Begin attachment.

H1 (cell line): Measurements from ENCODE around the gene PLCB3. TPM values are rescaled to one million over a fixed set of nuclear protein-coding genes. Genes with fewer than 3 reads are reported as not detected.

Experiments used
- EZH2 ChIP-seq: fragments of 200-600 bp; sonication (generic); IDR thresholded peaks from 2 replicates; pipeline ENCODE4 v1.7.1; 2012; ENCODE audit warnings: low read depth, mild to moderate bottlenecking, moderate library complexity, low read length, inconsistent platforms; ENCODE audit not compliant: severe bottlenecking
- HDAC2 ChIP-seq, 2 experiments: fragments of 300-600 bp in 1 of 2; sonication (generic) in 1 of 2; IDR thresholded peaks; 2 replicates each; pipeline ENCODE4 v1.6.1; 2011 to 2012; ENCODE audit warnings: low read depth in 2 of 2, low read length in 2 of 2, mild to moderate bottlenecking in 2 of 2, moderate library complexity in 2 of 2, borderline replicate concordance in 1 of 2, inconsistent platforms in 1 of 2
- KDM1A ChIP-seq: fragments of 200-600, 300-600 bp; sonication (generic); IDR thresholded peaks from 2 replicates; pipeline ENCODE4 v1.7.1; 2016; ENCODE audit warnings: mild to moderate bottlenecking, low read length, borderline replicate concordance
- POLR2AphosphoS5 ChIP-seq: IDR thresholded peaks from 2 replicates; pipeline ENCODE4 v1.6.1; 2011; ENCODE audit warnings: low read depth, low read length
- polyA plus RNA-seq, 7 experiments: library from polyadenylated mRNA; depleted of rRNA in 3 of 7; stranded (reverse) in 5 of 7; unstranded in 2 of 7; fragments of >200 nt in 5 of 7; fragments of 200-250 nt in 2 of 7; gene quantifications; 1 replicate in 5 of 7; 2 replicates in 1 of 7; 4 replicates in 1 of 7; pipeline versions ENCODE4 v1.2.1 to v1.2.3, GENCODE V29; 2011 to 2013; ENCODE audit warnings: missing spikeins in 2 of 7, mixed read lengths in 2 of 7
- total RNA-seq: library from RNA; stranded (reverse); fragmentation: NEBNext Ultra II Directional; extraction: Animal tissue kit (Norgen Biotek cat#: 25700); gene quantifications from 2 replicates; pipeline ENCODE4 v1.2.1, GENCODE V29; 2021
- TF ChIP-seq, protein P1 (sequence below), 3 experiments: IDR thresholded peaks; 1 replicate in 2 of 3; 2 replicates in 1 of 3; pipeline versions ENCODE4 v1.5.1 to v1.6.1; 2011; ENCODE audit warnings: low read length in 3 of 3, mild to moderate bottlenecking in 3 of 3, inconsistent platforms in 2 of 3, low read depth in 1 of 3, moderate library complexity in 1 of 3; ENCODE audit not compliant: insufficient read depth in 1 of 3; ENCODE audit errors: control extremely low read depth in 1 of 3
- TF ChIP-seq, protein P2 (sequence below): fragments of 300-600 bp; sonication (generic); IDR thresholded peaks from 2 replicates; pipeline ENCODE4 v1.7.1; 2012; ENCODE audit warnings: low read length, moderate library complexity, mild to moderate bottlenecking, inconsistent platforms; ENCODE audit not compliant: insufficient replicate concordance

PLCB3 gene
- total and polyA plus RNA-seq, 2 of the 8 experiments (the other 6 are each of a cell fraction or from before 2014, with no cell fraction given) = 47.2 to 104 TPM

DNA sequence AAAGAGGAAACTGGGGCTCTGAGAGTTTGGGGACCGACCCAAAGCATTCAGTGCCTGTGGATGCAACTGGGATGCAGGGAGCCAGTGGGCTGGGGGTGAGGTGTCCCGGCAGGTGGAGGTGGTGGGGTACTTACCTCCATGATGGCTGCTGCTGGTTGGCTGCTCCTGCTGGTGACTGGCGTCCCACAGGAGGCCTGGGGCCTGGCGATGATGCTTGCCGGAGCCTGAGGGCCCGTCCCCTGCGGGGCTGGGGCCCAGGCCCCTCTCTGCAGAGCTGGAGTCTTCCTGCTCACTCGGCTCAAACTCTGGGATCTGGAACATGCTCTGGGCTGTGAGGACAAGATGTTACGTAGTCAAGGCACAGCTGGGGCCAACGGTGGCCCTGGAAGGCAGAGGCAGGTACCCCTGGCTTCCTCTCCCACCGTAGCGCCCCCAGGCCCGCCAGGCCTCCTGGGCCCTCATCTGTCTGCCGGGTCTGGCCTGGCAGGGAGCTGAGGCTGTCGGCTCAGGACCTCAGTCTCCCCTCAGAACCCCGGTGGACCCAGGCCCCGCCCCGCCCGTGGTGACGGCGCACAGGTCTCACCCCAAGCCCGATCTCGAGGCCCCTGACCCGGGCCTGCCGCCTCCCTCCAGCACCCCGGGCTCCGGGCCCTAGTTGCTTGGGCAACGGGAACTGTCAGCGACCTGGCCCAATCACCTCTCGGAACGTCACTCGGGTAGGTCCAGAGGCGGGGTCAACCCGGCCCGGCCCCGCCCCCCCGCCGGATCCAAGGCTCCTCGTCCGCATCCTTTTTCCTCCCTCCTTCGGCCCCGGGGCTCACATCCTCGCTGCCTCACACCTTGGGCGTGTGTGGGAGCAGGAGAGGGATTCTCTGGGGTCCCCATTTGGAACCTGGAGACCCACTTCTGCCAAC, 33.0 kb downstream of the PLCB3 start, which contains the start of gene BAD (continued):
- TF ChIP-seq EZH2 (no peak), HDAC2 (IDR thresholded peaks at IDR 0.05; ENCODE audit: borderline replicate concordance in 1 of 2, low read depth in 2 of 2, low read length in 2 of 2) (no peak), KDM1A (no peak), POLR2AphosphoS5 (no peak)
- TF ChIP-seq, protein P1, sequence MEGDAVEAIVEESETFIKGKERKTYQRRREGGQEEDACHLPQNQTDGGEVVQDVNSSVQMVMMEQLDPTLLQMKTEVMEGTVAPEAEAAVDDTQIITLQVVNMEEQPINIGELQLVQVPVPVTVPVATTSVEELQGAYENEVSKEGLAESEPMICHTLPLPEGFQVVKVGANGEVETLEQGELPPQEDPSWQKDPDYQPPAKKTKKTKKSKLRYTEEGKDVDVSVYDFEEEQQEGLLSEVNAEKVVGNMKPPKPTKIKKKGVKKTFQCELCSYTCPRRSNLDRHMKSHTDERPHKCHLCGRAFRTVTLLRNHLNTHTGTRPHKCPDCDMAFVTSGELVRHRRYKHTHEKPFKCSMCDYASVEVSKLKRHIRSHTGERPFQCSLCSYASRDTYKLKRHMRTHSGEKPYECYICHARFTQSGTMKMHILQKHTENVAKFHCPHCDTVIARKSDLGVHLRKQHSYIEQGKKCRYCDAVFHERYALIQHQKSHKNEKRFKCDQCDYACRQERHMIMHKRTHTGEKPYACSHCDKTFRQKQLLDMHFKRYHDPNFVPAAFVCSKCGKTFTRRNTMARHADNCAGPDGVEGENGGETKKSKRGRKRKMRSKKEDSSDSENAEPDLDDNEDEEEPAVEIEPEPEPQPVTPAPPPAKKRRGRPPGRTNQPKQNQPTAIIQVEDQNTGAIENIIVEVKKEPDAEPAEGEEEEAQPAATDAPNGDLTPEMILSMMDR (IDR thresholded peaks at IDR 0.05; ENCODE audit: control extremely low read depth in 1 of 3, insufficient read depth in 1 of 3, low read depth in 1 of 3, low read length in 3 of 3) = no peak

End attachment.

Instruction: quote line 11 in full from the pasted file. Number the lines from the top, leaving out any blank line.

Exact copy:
PLCB3 gene